Reasonable royalty damages are the predominant form of relief awarded in patent infringement cases and, of late, have been a lightning rod for assertions that the patent protection system is out of control.
The primary tool used to assess reasonable royalty damages is the hypothetical negotiation construct, which emanated from the seminal Georgia-Pacific Corp. v. United States Plywood Corp. decision in 1970. The construct provides that a reasonable royalty should be determined by hypothesizing an imaginary
negotiation between a patent holder and an infringer over the use of a patented invention at the time of first infringement.
In our article, "The Hypothetical Negotiation and Reasonable Royalty Damages: The Tail Wagging the Dog" (Stanford Technology Law Review, September 2013), we examine the wisdom and efficacy of the historically heavy reliance on the construct. In particular, we question whether it is likely to achieve the ultimate goal of reasonable royalty damages, which is to provide the patent holder with fair and adequate compensation for the unauthorized use of a patented invention. In our analysis of this topic, we considered the origins of and initial motivations for the measurement of reasonable royalty damages and found that the logic for using the hypothetical negotiation construct is tenuous. Its use actually introduces unnecessary and unproductive questions and conflict into the determination of reasonable royalty damages.
In the paper, we explain that prevailing concerns about the "proper" application and implementation of the construct – regarding the timing of the negotiation, for example, or the relative bargaining positions and power of the negotiating parties – often overshadow a more fundamental question: Do the proposed damages adequately compensate the patent holder? We conclude that reliance on the hypothetical negotiation often does not provide a sound or reliable basis for properly determining reasonable royalty damages. As an alternative, we propose that the determination of reasonable royalty damages be based on a direct and objective assessment of a patent’s incremental benefits, licensing comparables, and design-around costs.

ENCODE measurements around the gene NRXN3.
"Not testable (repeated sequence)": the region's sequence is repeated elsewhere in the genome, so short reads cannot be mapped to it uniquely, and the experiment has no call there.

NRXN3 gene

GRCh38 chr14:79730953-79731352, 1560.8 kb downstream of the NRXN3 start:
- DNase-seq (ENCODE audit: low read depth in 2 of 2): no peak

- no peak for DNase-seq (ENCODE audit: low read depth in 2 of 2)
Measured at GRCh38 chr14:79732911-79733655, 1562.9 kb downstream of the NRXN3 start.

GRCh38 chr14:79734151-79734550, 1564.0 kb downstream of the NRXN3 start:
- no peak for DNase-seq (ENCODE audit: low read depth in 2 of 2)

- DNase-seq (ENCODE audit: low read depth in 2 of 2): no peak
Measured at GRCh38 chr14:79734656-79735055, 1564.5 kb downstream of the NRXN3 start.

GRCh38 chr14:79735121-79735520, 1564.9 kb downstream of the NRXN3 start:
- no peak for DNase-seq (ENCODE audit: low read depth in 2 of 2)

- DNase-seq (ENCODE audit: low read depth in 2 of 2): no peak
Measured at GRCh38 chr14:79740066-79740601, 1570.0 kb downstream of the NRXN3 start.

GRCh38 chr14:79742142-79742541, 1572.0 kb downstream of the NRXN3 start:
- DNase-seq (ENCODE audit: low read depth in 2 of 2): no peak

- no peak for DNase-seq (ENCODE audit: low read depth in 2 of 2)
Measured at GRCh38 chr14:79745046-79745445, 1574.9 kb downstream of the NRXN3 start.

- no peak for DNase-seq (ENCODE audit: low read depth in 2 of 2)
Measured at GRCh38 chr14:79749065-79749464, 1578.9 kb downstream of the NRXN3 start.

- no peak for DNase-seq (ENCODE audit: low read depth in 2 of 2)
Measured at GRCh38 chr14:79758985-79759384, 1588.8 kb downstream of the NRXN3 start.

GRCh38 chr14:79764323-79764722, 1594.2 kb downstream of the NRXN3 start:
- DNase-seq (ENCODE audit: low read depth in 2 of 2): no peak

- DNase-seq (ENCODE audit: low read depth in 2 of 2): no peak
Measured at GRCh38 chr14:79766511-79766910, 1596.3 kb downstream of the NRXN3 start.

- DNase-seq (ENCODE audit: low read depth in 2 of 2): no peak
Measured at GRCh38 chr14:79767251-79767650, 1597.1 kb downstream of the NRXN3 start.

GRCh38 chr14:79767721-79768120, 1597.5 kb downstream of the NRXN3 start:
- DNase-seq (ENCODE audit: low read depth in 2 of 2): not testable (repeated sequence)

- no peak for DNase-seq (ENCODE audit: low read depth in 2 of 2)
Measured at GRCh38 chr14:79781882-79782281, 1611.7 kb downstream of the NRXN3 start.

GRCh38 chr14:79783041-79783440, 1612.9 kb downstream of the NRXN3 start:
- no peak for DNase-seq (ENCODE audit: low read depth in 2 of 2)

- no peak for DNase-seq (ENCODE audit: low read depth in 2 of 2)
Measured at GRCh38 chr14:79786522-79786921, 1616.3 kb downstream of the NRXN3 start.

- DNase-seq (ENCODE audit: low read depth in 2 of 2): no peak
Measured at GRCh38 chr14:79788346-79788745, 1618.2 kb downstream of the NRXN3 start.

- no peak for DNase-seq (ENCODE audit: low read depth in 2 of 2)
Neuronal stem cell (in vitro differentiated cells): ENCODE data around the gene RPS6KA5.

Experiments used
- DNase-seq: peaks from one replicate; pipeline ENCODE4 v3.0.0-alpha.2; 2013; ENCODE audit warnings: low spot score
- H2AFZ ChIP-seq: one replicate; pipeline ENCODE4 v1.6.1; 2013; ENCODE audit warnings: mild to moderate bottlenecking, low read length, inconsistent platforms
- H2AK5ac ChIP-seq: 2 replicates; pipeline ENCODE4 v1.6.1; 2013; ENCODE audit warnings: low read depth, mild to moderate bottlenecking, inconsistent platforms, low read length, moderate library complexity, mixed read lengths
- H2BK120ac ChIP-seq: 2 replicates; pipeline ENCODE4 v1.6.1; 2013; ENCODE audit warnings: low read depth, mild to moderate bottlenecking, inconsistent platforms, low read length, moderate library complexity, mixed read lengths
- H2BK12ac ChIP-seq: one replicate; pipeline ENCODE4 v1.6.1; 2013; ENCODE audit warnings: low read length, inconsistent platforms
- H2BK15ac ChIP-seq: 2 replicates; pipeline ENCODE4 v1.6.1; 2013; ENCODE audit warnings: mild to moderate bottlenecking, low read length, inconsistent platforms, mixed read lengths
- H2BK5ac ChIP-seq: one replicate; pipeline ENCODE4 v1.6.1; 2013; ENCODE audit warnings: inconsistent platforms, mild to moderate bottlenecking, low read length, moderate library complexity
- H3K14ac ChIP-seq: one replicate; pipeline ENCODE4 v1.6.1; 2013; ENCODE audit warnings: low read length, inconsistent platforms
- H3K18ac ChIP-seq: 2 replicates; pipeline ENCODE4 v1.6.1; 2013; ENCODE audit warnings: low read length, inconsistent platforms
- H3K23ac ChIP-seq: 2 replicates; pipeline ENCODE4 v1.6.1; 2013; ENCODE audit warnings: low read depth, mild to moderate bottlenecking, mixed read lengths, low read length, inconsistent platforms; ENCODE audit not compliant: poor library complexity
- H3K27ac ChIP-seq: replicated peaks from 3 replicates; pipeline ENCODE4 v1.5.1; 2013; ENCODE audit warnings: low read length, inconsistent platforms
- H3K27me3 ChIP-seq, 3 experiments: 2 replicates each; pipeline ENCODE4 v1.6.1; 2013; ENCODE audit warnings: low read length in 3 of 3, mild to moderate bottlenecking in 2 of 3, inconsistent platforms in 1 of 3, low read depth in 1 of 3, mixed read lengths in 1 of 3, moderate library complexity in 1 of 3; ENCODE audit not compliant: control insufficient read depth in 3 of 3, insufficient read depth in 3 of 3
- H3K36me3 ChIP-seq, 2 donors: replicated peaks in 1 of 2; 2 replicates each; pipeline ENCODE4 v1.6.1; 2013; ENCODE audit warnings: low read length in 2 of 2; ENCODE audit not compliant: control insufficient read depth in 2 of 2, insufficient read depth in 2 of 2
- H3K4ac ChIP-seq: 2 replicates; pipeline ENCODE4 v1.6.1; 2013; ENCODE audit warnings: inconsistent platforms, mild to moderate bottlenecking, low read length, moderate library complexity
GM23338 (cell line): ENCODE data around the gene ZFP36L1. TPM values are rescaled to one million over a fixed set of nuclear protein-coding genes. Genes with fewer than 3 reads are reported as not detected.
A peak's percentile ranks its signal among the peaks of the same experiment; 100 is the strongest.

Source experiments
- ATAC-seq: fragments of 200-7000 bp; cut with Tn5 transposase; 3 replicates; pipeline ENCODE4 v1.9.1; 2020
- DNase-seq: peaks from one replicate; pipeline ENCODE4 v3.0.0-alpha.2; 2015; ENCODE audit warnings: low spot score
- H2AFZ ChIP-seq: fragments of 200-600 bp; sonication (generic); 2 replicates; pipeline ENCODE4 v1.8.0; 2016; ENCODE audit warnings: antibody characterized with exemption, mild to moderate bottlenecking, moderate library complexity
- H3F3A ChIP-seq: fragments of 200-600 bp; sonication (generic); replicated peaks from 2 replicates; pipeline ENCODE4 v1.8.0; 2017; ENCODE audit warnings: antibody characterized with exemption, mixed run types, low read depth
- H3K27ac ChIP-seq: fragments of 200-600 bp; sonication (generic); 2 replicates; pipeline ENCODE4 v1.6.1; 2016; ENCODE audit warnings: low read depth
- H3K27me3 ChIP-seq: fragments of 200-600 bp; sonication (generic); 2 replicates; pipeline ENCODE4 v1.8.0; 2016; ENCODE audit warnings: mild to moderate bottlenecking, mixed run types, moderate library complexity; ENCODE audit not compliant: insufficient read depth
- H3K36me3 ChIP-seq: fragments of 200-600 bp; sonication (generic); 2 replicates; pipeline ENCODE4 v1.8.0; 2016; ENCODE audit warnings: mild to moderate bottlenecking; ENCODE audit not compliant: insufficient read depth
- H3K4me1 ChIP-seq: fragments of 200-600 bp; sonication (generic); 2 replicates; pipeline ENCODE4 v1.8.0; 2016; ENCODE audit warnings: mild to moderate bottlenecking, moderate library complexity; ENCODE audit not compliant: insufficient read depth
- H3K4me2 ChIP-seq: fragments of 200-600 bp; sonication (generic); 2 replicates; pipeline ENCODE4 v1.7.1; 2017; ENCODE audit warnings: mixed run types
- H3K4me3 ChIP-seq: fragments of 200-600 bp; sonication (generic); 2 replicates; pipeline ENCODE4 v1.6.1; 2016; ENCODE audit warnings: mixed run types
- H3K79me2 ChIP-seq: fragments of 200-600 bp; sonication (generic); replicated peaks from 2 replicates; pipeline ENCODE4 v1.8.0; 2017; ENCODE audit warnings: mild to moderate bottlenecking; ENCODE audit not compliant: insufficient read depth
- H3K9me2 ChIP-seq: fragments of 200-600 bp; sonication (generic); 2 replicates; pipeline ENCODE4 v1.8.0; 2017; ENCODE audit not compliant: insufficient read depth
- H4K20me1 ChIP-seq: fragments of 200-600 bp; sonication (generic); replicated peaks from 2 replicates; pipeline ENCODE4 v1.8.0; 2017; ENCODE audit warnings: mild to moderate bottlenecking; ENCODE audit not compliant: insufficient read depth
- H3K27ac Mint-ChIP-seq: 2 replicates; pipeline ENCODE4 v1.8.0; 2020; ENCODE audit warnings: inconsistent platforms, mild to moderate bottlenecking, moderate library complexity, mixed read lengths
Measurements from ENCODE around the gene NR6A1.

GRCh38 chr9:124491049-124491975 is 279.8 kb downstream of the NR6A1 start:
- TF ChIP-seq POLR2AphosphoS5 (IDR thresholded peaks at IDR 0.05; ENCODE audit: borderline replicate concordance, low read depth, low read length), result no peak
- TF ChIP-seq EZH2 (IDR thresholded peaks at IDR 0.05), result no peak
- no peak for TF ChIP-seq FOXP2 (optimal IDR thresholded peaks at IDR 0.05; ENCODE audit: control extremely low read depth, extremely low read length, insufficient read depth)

An incremental benefits analysis examines the gains the infringer enjoys that can be attributed to use of the patent. It focuses on the difference between the benefits the infringer gains from using the patent and the benefits it would gain from using a non-infringing, next-best alternative. A licensing-comparables analysis examines actual licensing agreements that involve patents similar to the ones at issue to determine whether, and the extent to which, arms-length negotiations can provide useful insights into the amount of compensation that is appropriate. And a design-around cost analysis examines the costs the infringer would have incurred by adopting the non-infringing, next-best alternative in order to determine whether there is a limit to the amount an infringer might have been willing to pay to use the patented technology.
Experts can balance and weight the results of these different assessments to determine the amount of compensation that should be paid to the patent holder in light of the specific unauthorized use of the patented technology – without introducing artificial bargaining drama or modeling complications into the analysis. ■
By Managing Principal
John Jarosz and Vice President
Michael Chapman, both in the Washington, D.C. office of Analysis Group.
From Analysis Group Forum: Fall/Winter 2013